Tim Miller Mines the Personal and Political for Drama
Tim Miller, a noted solo performer for three decades, is one of the founders of PS 122, not to mention one of the NEA 4 who fought the conservative climate of the 1990’s when their funding was withdrawn due to political/sexual content. A dedicated activist and gifted artist, Tim is touring the country now with Lay of the Land. I had the pleasure of chatting with him after a recent performance at PS 122.
BM: I'll start with a question about PS 122. It's been around for 30 years now - which doesn't seem possible, and it's pretty amazing, given the economic/political climate nowadays, that it happened at all. Now that it's reached this benchmark, where do you see it headed in the future? How can it protect its unique position and identity in theater and continue to survive?
TM: Having 17 amazing artists in my workshop this week as we get ready to perform this Sunday is exactly the way to keep it all charged up!
BM: Your body and your relationship to it has always been a major metaphor, a motif that runs through each of your pieces, including Lay of the Land. You've also consistently shared a notable biographical frankness about your sexuality. Has the metaphor itself changed or evolved? Has the ratio of sexual freedom vs. political content in your work shifted?
TM: To be queer, or a queer artist, in America means that your identity and sexuality [ranges from being] constantly under the microscope (on a good day) or under attack (on a bad day.) My recent shows are simultaneously my most personal piece and my most political – the funniest and the most intense. The subject matter really cooks in that harsh reality of the fact that our most intimate and sacred love relationships and sexuality are treated like shit in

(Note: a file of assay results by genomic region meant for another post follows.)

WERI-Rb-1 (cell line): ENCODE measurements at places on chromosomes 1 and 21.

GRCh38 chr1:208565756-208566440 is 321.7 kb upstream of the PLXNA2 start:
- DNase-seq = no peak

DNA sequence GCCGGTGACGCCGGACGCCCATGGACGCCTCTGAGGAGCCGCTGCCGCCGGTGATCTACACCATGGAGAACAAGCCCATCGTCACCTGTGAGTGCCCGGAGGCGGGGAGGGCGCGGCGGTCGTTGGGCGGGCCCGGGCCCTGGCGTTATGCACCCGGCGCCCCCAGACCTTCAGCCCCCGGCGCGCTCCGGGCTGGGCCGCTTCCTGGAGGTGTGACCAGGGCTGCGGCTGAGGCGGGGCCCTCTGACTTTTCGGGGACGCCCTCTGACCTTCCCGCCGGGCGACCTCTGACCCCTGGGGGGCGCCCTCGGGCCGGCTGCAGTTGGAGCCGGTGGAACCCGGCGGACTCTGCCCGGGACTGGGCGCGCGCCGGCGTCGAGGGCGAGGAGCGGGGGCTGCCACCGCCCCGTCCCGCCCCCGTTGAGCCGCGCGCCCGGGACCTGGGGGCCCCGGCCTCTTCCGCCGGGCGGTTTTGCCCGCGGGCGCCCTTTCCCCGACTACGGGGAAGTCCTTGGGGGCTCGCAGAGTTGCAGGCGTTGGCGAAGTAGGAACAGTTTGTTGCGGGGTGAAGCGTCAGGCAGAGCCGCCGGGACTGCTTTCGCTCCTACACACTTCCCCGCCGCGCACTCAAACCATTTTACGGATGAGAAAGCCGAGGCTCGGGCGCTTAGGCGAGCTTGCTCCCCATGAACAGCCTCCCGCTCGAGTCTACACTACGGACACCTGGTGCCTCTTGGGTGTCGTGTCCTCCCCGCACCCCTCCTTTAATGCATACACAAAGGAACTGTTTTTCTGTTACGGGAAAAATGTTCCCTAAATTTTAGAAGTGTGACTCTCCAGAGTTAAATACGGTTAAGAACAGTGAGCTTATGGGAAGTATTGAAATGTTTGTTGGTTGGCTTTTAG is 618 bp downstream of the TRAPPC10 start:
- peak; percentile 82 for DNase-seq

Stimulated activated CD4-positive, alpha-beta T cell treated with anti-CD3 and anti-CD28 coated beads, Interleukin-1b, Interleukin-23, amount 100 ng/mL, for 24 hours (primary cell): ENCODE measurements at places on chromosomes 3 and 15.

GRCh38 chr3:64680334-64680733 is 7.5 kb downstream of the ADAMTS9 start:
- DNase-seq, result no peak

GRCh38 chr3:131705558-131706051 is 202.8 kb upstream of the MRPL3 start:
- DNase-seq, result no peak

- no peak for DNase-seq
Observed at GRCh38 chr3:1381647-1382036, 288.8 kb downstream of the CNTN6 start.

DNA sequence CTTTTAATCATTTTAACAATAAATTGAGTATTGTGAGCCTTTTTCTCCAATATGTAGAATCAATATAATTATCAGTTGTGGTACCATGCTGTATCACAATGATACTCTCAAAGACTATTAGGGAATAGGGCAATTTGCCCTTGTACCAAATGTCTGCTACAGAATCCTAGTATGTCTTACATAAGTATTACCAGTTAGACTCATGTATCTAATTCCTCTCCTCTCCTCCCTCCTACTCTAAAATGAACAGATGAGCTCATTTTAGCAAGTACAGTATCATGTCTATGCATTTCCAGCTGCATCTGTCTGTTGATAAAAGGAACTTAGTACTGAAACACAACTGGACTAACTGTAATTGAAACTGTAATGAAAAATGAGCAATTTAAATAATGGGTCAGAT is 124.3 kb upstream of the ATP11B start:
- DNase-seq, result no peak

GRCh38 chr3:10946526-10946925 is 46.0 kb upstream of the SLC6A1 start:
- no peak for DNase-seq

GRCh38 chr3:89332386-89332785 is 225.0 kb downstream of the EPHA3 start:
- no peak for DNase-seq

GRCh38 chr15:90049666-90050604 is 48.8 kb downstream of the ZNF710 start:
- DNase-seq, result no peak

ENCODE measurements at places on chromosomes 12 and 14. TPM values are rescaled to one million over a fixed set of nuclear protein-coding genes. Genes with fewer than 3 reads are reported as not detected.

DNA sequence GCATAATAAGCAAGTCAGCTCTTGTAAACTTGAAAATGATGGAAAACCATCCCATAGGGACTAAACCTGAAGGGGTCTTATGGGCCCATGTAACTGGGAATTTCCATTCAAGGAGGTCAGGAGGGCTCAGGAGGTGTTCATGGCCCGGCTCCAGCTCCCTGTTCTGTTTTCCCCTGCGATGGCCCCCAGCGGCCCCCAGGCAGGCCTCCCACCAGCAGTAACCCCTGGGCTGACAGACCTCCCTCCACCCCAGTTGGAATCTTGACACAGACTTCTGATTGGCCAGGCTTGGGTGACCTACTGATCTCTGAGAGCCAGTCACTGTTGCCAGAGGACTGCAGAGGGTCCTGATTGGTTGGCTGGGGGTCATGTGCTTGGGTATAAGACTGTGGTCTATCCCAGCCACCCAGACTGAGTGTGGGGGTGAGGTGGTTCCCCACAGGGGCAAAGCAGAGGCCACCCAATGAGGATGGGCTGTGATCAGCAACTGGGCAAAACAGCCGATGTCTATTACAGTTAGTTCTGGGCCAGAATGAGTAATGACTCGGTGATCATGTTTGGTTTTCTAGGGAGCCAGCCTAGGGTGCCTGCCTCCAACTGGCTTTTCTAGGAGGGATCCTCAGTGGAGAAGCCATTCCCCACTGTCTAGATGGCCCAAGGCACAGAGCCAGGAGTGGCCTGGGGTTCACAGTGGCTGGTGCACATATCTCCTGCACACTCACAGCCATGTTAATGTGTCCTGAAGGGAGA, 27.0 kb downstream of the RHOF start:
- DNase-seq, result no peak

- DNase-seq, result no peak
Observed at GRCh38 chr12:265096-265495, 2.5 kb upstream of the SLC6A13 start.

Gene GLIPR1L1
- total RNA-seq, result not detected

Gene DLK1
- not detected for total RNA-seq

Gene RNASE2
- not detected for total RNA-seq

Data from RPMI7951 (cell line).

BM: Aside from the political content of your performance work, throughout your career you've also been a dedicated political activist on issues ranging from immigration and marriage equality to freedom of speech. Is it a challenge for you to balance your creative life and your political life? Do you ever resent the amount of time and energy that you have to devote to fighting for your political rights? Or is your creative work fed by your political activism?
TM: It is a project, but we gotta hang in there. I tell a funny story in on of my performances about asking a boy to marry me when I was nine years old. He beats me up and tells me to “take it back.” I do take back that I wanted to marry him, but I cross my fingers behind me before I do. Maybe that was the beginning of my activism! That gave me the basic dissatisfaction with stuff that just isn't fair.I keep trying to stay close to that little nine-year-old who knew that it just wasn't fair that he couldn't marry another boy!
BM: You and your partner Alistair have had your relationship challenged by the immigration laws in the
TM: Not the politics, that's for sure. So poisonous here. I think because we are bombarded 24 hours a day that America is the greatest, most free, most democratic country, it is important to use tiny open-minded public-speaking moments we have to question some of those notions. Clearly there are SO many great things about the
BM: Who is your favorite solo performer? Whose work affects you most intellectually and emotionally?
TM: Gosh, I love so many solo performers work. I have a special fondness for my fellow NEA 4 artists Holly Hughes, Karen Finley, and John Fleck. I suck up inspiration wherever I can! When I was a 19-year-old starting to work in NYC, my primary influences were Allen Ginsberg, Walt Whitman, Vladimir Mayakovsky and feminist performance art, which brought personal life into creative work in such a direct way. Those sources all were trying to figure out the relation of self to society and they continue to embolden and challenge me. These days I feel really inspired by writers, social justice lawyers and activists as much as any kind of artist.
BM: If you could pressure Obama into coming back to a progressive agenda, what would be the first item on your wish list?
TM: An executive order stopping all discharge of gay folks under DADT and an Oval Office speech against DOMA explaining that when he was born his parents’ marriage was against the law.
Bill McMahon is a playwright whose work includes A WINTER BEAUTY (Emerging Artists Theatre, 1999 season) as well as many one-acts that have been produced in showcases and festivals in NYC and around the country. His latest project is WORLD OF TOMORROW, a three-act play about